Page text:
[1.2.1] Plato: Theory of Forms

“What many things have in common, or a feature they share, is a universal or, in Plato’s terms, a Form. Of course there seems to be a huge number of properties. Many different things are white. Many different things are animals. Each (shared) property is a universal—a ‘one over many instances,’ whiteness over the many white things, roundness over the many round things, and so on. Thus, for Plato, Roundness and Whiteness are Forms.”
This theory is the first known theory of Universals.

The following UML Class Diagram shows the main elements of Plato’s (429?-347 BC) theory of forms:

Plato theory of forms
Form(p)Forms are immaterial, non-spatial and atemporal… Forms are… perfect and what particulars strive to be like but fall short of… Forms are simple or incomposite, of one form (monoeidetic). Forms are the objects of knowledge, grasped by the intellect through definitions… Forms are pure, simple or uniform (monoeidetic , hen).One Form takes part in 0, 1, or more Particulars.
Good“…all Forms are related to the Good. … each Form is good, that is, that each Form is a good thing or is characterized by goodness.” Good is associated with more (all) Forms (1..*)
Essence“Each Form is its essence (ousia), which is to say that the relation of Being links the essence of beauty to the subject, Beauty itself. Being, then, is a primitive ontological relation designed exclusively to capture the special tie between that which possesses an essence and the essence possessed.” Each Form is associated with 1 and only one Essence.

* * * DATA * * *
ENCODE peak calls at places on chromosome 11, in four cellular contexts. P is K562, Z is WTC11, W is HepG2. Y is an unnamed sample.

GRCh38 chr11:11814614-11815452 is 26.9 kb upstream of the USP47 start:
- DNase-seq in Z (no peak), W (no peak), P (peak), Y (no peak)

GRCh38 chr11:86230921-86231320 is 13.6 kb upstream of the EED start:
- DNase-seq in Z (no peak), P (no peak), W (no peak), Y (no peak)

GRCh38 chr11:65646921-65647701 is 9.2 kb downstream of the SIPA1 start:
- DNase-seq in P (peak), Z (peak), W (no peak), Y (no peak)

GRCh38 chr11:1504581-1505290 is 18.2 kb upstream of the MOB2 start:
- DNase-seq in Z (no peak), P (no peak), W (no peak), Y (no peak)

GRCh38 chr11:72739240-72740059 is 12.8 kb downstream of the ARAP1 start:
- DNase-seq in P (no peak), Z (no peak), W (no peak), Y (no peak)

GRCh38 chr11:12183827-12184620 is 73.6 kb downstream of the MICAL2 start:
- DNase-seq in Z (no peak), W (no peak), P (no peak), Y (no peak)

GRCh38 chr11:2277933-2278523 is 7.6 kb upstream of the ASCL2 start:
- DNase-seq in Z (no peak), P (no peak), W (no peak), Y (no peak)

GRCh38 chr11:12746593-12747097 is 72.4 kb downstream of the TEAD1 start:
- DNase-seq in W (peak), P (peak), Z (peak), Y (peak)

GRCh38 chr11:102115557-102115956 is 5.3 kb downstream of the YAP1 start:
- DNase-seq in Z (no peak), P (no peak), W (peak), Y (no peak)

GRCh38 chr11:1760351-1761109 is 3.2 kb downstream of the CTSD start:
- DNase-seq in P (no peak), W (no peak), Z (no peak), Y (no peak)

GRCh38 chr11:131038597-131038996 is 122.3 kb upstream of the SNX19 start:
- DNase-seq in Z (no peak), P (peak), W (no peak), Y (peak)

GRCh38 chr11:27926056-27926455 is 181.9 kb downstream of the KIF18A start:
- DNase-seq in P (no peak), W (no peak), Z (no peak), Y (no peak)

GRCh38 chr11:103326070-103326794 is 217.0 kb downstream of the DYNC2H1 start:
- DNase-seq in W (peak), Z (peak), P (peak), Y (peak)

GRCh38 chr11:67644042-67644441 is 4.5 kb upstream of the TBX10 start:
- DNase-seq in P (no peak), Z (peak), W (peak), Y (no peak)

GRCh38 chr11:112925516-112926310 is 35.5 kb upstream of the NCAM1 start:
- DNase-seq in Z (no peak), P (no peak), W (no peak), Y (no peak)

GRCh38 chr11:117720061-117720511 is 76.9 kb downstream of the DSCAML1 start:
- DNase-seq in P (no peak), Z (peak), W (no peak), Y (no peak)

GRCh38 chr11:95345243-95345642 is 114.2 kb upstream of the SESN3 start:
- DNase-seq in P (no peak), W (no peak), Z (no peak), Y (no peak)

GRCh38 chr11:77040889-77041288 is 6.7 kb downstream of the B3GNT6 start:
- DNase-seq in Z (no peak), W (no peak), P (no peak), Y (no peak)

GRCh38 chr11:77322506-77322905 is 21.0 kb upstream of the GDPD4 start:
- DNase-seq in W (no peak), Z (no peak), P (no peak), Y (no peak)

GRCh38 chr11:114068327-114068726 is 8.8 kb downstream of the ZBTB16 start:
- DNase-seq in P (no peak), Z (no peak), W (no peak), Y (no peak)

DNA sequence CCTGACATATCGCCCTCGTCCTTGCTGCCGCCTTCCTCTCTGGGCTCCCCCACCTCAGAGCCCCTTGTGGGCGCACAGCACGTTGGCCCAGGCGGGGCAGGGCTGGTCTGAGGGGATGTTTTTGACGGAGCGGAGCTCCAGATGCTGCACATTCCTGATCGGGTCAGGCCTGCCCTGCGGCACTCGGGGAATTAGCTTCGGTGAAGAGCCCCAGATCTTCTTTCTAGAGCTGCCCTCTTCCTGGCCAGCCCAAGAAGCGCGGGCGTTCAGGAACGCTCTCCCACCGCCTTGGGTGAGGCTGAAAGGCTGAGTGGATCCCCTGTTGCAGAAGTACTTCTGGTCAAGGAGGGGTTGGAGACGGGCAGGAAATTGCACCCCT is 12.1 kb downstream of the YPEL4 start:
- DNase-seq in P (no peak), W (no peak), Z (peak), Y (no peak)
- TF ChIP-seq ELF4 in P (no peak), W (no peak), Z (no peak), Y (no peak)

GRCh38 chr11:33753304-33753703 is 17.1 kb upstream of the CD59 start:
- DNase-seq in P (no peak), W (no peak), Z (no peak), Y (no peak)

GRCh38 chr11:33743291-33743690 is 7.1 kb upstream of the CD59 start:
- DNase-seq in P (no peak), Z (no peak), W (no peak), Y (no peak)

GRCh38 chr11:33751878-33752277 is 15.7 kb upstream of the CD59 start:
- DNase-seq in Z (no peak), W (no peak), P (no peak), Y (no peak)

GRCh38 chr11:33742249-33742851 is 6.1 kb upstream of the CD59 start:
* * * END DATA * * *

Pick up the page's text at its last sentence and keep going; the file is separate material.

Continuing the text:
ParticularParticulars are dependent on Forms whereas Forms are not dependent on them. Particulars strive to be such as the Forms are and thus in comparison to Forms are imperfect or deficient treat Partaking as a relation between material particulars and Forms, the result of which is that the particular is characterized by the Form of which it partakes…” Each Particular is an aggregation of (at least) one or more Forms (1..*)

Related posts in theory of Universals: [1.2.2], [1.3.1], [1.3.2], [2.5], [2.7.3], [4.3.1], [4.3.2], [4.4.1], [4.5.2], [4.9.8]

The source of all citations and more about the topic in: Silverman, Allan, “Plato’s Middle Period Metaphysics and Epistemology“, The Stanford Encyclopedia of Philosophy (Fall 2014 Edition), Edward N. Zalta (ed.)

First published: 09/01/2019

Updated: 06/02/2019: changed relationship type of Form-Particular

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